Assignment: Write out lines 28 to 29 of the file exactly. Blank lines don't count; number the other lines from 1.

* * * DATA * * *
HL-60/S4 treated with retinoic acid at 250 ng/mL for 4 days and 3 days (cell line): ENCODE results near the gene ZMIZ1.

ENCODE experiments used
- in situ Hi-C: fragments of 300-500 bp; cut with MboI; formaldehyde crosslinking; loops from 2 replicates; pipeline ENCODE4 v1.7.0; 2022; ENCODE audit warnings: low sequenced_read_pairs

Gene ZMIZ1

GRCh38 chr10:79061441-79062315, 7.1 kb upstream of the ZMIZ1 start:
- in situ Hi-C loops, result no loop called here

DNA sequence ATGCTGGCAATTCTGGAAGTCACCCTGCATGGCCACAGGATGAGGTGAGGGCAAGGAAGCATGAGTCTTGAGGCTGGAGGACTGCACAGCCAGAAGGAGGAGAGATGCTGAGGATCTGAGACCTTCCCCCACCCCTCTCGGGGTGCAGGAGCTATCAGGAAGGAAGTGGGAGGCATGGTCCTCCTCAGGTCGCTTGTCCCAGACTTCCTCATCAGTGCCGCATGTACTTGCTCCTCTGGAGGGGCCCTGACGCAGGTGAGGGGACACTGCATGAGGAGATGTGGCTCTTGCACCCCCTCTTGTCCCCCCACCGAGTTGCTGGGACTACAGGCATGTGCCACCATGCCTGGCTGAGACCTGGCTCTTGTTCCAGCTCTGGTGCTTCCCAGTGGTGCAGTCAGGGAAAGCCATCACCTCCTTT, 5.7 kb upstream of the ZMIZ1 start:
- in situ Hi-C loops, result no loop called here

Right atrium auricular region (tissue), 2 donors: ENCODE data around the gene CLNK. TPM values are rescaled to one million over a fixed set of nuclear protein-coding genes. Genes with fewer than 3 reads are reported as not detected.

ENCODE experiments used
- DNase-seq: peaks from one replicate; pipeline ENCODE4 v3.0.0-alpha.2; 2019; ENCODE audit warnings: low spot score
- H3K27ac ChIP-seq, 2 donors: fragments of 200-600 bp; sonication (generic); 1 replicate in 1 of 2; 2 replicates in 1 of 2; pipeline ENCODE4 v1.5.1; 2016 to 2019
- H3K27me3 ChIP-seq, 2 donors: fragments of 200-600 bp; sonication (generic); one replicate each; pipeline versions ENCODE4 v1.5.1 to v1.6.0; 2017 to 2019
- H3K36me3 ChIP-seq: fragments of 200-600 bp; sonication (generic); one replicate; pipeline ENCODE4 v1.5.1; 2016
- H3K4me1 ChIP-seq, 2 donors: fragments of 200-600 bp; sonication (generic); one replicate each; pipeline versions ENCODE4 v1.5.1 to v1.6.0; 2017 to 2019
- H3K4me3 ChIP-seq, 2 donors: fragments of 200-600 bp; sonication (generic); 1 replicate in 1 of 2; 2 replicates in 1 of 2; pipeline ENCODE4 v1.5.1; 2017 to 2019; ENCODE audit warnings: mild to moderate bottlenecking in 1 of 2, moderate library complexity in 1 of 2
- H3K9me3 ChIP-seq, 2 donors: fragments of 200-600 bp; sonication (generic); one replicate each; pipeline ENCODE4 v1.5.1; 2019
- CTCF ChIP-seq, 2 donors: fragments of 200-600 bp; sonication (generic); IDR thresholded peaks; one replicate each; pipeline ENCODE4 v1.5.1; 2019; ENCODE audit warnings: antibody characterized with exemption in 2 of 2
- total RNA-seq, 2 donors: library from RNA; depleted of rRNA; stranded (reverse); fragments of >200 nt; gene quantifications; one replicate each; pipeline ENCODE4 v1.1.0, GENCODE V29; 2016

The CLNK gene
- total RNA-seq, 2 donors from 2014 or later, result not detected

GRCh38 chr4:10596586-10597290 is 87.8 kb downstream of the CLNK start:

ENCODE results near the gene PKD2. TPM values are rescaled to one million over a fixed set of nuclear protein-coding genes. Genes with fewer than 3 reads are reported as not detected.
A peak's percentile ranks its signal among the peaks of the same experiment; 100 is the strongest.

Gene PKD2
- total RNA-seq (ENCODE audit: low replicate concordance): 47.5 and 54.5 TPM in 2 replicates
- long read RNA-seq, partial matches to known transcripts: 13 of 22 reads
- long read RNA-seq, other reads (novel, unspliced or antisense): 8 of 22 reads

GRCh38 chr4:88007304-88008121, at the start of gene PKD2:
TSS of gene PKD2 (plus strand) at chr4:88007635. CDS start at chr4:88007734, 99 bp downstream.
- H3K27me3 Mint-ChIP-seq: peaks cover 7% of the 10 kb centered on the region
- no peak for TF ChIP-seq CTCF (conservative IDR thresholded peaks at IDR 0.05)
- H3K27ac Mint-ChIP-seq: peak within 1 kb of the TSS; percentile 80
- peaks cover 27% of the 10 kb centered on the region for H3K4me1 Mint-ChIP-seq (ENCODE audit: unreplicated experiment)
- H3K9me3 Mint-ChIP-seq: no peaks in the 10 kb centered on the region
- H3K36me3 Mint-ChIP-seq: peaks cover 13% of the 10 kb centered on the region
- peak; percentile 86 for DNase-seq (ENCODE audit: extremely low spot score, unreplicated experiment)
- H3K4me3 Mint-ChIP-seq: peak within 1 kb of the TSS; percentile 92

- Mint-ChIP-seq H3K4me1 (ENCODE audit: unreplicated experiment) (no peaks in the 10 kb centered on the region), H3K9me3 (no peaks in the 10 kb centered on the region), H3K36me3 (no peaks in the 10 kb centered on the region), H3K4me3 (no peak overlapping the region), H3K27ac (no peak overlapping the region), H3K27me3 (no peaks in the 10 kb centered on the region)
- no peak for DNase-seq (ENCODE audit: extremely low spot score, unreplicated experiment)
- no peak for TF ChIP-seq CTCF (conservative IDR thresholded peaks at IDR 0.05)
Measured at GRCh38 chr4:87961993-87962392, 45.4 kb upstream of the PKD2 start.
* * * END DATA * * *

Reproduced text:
- long read RNA-seq, other reads (novel, unspliced or antisense): 8 of 22 reads

GRCh38 chr4:88007304-88008121, at the start of gene PKD2: